Having said all that, I did make them, meringue buttercream frosting and all! Do you remember that last year I listed a fair number of things that stop me from trying new recipes... Well, dear reader, I tackled three just here:
- a new/complicated technique
- not being put off by a bit of baking equipment that I don't have
- and getting over my dislike of frosting
Having made the recipe and tasted it (so delicious!), please don't get put off making both parts of this recipe. Particularly the pretentiously, preposterous (I'm joking now) strawberry meringue buttercream. This buttercream is YUM!
There were four noteworthy moments that I'd like to share:
I borrowed a Kenwood Mixer, which we nicknamed "Kenny", and duly fell in love with it. I must confess that after the first time that I used the Kenwood, I sent a text message to Sarah, his owner, which stated "Kenny is a dream!" Kenny definitely made the experience a much easier and better one. But, as I have to remind myself now, if you don't have an equivalent, then use the electric mixer.
You'll want to use a big bowl to make the cake mixture. A glance of some of the ingredients list gives it away: 2¾ cups of flour. 2 sticks of butter.
Martha says that this makes 36 american sized cupcakes. I read in the Hummingbird bakery book that UK muffin tins are the same size as US cupcake tins. More cross-pond confusion. So, I duly baked these in a UK muffin tin, and excitedly found some pretty pink muffin cases to bake them in. In the end I made 42, but it could be that I underfilled the cases a little bit.
I still don't quite get what the UK substitute is for US all-purpose flour. The baking forums are ambivalent on this. Martha's recipe explicitly states that the ¼ cup of cake flour shouldn't be self-raising flour. By that instruction, I deduced (rightly or wrongly) that I shouldn't use self raising flour for the all-purpose flour bit. Unfortunately, at that point in my 6 hour cupcake bake-athon, I realised that I didn't have enough plain flour. And then my kitchen scales started playing up. Anyway, to cut a long story short, I used mix of plain and self-raising flour (ratio unknown), and substituted the cake flour for cornflour. Martha - I deduced by cakeflour that you wanted a flour that would create a lighter texture to it.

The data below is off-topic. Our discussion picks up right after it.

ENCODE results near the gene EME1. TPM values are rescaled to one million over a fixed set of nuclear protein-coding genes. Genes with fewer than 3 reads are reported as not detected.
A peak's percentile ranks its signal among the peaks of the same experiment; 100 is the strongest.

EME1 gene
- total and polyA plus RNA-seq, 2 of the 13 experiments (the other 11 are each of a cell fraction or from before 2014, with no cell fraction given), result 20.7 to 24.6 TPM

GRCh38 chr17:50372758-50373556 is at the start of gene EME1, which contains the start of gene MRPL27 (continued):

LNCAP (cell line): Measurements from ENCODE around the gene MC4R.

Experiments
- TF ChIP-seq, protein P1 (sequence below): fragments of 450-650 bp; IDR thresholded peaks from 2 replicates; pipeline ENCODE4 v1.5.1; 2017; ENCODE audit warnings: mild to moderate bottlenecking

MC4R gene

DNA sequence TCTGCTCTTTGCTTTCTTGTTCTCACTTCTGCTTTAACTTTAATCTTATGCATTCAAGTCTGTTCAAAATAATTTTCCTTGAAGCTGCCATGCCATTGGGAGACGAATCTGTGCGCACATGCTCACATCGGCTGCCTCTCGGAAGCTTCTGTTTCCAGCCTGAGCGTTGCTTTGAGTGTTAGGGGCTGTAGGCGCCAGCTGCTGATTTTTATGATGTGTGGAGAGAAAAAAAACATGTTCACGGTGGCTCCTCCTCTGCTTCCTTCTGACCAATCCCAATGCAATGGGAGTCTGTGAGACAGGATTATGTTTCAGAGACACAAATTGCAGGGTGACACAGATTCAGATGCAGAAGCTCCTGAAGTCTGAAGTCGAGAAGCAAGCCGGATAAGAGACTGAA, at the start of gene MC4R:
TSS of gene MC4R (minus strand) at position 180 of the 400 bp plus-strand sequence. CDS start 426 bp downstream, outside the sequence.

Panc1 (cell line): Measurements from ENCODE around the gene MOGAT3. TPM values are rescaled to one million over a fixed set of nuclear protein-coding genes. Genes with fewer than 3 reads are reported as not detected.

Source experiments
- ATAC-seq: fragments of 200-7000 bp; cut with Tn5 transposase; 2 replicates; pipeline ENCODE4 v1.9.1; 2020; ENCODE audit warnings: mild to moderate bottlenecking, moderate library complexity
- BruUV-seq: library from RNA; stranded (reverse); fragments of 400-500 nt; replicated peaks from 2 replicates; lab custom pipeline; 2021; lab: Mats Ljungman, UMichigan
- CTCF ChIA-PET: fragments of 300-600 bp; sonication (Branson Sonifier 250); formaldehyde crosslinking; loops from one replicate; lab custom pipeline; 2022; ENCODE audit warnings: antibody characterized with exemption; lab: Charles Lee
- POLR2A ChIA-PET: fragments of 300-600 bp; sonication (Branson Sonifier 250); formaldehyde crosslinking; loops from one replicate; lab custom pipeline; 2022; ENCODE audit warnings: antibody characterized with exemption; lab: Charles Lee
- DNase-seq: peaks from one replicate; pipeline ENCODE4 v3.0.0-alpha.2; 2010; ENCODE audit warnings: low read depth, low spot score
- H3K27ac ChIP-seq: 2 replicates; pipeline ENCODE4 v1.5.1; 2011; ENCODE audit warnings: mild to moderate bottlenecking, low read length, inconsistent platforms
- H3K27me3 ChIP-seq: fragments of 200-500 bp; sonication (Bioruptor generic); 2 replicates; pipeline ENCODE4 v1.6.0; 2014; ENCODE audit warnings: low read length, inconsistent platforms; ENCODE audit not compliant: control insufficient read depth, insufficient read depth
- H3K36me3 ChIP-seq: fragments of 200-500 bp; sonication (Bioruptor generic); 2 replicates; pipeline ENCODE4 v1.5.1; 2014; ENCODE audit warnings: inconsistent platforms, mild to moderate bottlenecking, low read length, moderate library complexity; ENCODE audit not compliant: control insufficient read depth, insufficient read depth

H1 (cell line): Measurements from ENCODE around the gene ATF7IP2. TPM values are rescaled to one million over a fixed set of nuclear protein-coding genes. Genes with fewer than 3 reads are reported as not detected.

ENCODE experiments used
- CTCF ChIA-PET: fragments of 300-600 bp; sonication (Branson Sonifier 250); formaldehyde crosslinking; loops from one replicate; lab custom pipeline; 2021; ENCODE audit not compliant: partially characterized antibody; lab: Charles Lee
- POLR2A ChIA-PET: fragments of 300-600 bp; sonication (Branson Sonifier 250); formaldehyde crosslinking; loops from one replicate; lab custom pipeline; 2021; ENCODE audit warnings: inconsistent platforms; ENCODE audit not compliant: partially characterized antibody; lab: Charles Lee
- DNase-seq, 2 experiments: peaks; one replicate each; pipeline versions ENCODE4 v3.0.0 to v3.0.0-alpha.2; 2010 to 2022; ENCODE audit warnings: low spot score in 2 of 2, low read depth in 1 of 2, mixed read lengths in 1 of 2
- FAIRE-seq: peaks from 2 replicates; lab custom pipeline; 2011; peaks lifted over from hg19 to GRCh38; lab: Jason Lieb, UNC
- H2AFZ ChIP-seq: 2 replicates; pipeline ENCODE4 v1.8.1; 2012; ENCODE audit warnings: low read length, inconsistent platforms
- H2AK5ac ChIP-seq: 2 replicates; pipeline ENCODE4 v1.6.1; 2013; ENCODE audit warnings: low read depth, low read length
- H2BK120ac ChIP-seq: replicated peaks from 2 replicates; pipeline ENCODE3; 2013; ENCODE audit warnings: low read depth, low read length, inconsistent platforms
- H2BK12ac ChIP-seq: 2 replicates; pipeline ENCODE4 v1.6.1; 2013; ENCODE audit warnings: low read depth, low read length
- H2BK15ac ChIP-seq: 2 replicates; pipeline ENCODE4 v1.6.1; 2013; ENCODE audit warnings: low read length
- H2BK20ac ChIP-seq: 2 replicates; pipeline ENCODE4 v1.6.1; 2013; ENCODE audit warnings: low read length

So, Martha. My question to you: did I commit a great baking sin?
Looking at these photos now, I'm thinking that the strawberries have a very similar appearance to pomegranates. Hmm.... I wonder whether... Next time I bake this, I'm going to try it with pomegranates. I'll let you know how I get on.
Anyway, back to Martha Stewart's Strawberry Cupcakes, adapted by moi. And I converted the recipe into grams for my UK readers.
Ingredients for the Strawberry Cupcakes
- 340g self-raising flour
- 35g cornflour
- 1 tbsp baking powder
- 1 tsp salt
- 225g butter, softened and cubed
- 375g caster sugar
- 3 large eggs + 1 egg white
- 1 cup whole milk
- 1½ tsp vanilla extract
- 2 cups finely chopped strawberries - about 20 strawberries.
1. Preheat the oven to gas mark 4/180C/350F. Line the muffin tin with paper cases.
2. Measure out the dry ingredients and sift together into a medium sized bowl. That's the self raising flour, cornflour, baking powder and salt. You don't have to sift, but the sifting helps it to be a lighter cake.
3. Cream the butter and sugar together until light in colour and fluffy in texture. This normally takes between 5-7 minutes with an electric whisk. If you're using a mixer then use the beater attachment.
I think this is the moment I fell in love (again!) with the Kenwood mixer because I could just leave it to work its magic whilst I read the instructions again and got the eggs, vanilla, measured out the flour...
4. Add the vanilla extract at this point (one of my variations to Martha Stewart. I think that it helps to mix the flavour in evenly into the mixture). Then add in the eggs on a slow speed, one egg at a time with a tablespoon of the flour mixture, to prevent the mixture from curdling.
5. Now mix in the remainder of the flour mixture into the wet batter. Then pour in the milk and continue to mix well.
6. Finally add the chopped strawberries and mix the cake batter with a spatula or a wooden spoon.